The issues of free trade and immigration have sparked one of the biggest political and cultural debates in the history of the United States. There are only two sides to this conflict. There are those--mostly older, white Americans--who would seal off the border with Mexico and the rest of Latin America, because they fear being overwhelmed by the immigrants. And there are those--the immigrants themselves and a few visionary Americans--who see in the future a borderless world, a continental identity.

It is an old dream. There've been hints of it in great thinkers of both the U.S. and Latin America. Simón Bolívar, the "liberator" of the independence movements of the 19th century, dreamed of a unified Latin republic stretching from the Southwestern United States to Tierra del Fuego. And one of the Americas' greatest bards, Walt Whitman, poeticized a cosmic, international vision of the continent.

At this point, it is the nativ-ists of the U.S. who are winning the debate, as they have on so many occasions in the last 150 years. Catholic immigrants were suspect from the mid-19th century onward. Asians were barred from entering the country at the turn of the century. And Mexicans have been deported en masse on two occasions in the last seventy-five years, during the Great Depression of the 1930s, and in the postwar economic decline of the 1950s. We are on the verge of yet another such tragic chapter today.

In California last November, voters passed Proposition 187, a measure that will bar "illegal aliens" from receiving most forms of public assistance (including education and health care), should it ever be approved by the courts currently reviewing the law's glaring constitutional contradictions. Many otherwise reasonable people, mostly white, but also black and Asian and even a smattering of Latino U.S. citizens, voted in favor of Proposition 187. Most of them would deny that they are racists. And yet they voted for a measure that clearly targets one ethnic group, and that sets in motion forces that have already begun to affect not only those "illegals" that the law singles out, but anyone with brown skin or with a slightly accented English. Since the election, there have been hundreds of reports across the state of zealots attempting to enforce the law in vigilante fashion. At a restaurant in Santa Paula, a customer asked the Mexican-looking cook for his "green card" (the identification that legal residents carry). At a Palm Springs pharmacy, the mother of a sick child was asked to show her daughter's proof of citizenship. In these and countless other cases, the people targeted were U.S. citizens.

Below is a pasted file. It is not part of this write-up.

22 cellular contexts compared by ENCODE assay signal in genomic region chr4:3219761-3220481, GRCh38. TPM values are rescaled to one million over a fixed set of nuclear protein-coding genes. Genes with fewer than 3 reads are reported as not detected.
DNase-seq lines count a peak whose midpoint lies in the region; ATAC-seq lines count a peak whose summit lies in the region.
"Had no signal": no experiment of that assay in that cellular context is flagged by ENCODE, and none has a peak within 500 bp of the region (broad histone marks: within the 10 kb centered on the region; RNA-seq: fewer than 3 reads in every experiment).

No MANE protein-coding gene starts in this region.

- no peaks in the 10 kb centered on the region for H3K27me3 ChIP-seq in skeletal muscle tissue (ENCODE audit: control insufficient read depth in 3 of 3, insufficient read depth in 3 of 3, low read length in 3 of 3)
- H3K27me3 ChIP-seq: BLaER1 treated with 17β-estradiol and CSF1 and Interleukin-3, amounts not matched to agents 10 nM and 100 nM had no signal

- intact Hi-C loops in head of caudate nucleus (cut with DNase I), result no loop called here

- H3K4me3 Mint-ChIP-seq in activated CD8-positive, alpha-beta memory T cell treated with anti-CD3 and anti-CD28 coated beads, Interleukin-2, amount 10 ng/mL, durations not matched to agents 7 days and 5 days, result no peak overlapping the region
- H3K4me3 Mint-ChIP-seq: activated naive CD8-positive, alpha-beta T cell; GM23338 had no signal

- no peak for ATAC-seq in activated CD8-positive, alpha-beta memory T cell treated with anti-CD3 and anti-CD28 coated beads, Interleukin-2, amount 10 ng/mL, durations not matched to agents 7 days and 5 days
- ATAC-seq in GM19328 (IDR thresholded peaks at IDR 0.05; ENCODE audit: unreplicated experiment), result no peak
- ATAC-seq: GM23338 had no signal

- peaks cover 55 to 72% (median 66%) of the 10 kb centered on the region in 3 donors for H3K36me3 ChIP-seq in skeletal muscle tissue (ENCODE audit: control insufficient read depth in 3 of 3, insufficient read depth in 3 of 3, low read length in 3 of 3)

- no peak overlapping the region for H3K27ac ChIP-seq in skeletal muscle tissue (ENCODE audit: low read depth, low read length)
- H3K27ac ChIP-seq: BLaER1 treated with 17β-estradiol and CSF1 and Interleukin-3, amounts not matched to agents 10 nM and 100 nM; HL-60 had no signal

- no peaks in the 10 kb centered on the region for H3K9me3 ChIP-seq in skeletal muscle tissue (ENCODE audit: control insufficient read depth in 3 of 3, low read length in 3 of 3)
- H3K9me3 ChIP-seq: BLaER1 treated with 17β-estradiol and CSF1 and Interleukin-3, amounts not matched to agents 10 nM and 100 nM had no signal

The California middle class has come to view immigration, free trade, and the failure of the old aerospace and automobile industries (the state's economic backbone up until the mid-1980s) as, at the least, interrelated, and, at worst, cause and effect. Californians voted through the distorted prism of their fears last November, fears born out of economic uncertainty that were expertly exploited by the tiny minority of full-fledged racists that promoted Prop. 187. Wherever we look these days--in the former Soviet Union, in Europe, in the Americas--voters seem to be sending desperate messages. The pendulum swings back and forth rapidly, a sure sign that fear is moving people, rather than visionary thinking or even just plain common sense.

Mexicans also voted their fears. In last year's presidential election, they voted the status quo; in Mexico, the status quo, the ruling PRI party (Institutional Revolutionary Party), is synonymous with the forces of reaction. I spent the summer months of 1994 in Mexico, writing about the dramatic changes occurring in my second home. Long viewed by the rest of the world as a colorful culture trapped in a folkloric past of mariachis, macho heroes, and lascivious señoritas, I found a Mexico on the move. Seventy years of authoritarian rule are giving way to a more open, democratic society. Mexican teenagers are experimenting with cultural influences from their northern neighbor and creating hybrids--rocanrol--that, far from being a sign of cultural death, show the country to be on the cutting edge of urban popular culture. Meanwhile, the rebellion in Chiapas finally brought to the forefront the condition of the Indian and the responsibility of the mixed-race, or mestizo, castes.